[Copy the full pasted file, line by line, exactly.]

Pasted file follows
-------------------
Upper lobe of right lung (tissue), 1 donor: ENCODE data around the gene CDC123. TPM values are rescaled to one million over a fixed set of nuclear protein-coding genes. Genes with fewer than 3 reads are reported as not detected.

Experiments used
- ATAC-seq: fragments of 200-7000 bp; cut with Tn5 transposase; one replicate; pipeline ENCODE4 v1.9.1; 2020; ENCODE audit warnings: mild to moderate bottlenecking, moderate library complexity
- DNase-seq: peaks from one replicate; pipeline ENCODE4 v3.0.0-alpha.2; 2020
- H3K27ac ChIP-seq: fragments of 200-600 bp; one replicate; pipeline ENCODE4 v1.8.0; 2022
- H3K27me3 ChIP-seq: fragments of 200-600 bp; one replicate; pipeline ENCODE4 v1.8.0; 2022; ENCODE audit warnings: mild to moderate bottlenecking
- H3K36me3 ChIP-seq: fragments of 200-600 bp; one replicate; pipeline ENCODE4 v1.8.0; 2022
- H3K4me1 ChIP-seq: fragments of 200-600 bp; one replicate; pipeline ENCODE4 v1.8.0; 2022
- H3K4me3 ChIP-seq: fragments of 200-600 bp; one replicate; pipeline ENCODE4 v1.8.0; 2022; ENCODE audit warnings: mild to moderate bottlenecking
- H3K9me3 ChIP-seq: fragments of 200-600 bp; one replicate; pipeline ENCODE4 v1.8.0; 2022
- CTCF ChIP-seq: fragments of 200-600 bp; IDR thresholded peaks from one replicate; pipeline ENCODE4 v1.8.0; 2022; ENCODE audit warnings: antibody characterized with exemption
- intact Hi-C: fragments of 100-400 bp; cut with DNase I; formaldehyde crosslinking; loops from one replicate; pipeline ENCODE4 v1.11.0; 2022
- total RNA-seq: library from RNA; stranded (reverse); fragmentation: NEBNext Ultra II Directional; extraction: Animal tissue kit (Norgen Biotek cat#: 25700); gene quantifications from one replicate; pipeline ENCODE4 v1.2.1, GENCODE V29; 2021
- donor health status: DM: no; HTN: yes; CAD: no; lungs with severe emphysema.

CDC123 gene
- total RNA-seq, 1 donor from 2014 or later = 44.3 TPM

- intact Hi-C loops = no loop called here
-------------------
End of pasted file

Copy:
Upper lobe of right lung (tissue), 1 donor: ENCODE data around the gene CDC123. TPM values are rescaled to one million over a fixed set of nuclear protein-coding genes. Genes with fewer than 3 reads are reported as not detected.

Experiments used
- ATAC-seq: fragments of 200-7000 bp; cut with Tn5 transposase; one replicate; pipeline ENCODE4 v1.9.1; 2020; ENCODE audit warnings: mild to moderate bottlenecking, moderate library complexity
- DNase-seq: peaks from one replicate; pipeline ENCODE4 v3.0.0-alpha.2; 2020
- H3K27ac ChIP-seq: fragments of 200-600 bp; one replicate; pipeline ENCODE4 v1.8.0; 2022
- H3K27me3 ChIP-seq: fragments of 200-600 bp; one replicate; pipeline ENCODE4 v1.8.0; 2022; ENCODE audit warnings: mild to moderate bottlenecking
- H3K36me3 ChIP-seq: fragments of 200-600 bp; one replicate; pipeline ENCODE4 v1.8.0; 2022
- H3K4me1 ChIP-seq: fragments of 200-600 bp; one replicate; pipeline ENCODE4 v1.8.0; 2022
- H3K4me3 ChIP-seq: fragments of 200-600 bp; one replicate; pipeline ENCODE4 v1.8.0; 2022; ENCODE audit warnings: mild to moderate bottlenecking
- H3K9me3 ChIP-seq: fragments of 200-600 bp; one replicate; pipeline ENCODE4 v1.8.0; 2022
- CTCF ChIP-seq: fragments of 200-600 bp; IDR thresholded peaks from one replicate; pipeline ENCODE4 v1.8.0; 2022; ENCODE audit warnings: antibody characterized with exemption
- intact Hi-C: fragments of 100-400 bp; cut with DNase I; formaldehyde crosslinking; loops from one replicate; pipeline ENCODE4 v1.11.0; 2022
- total RNA-seq: library from RNA; stranded (reverse); fragmentation: NEBNext Ultra II Directional; extraction: Animal tissue kit (Norgen Biotek cat#: 25700); gene quantifications from one replicate; pipeline ENCODE4 v1.2.1, GENCODE V29; 2021
- donor health status: DM: no; HTN: yes; CAD: no; lungs with severe emphysema.

CDC123 gene
- total RNA-seq, 1 donor from 2014 or later = 44.3 TPM

- intact Hi-C loops = no loop called here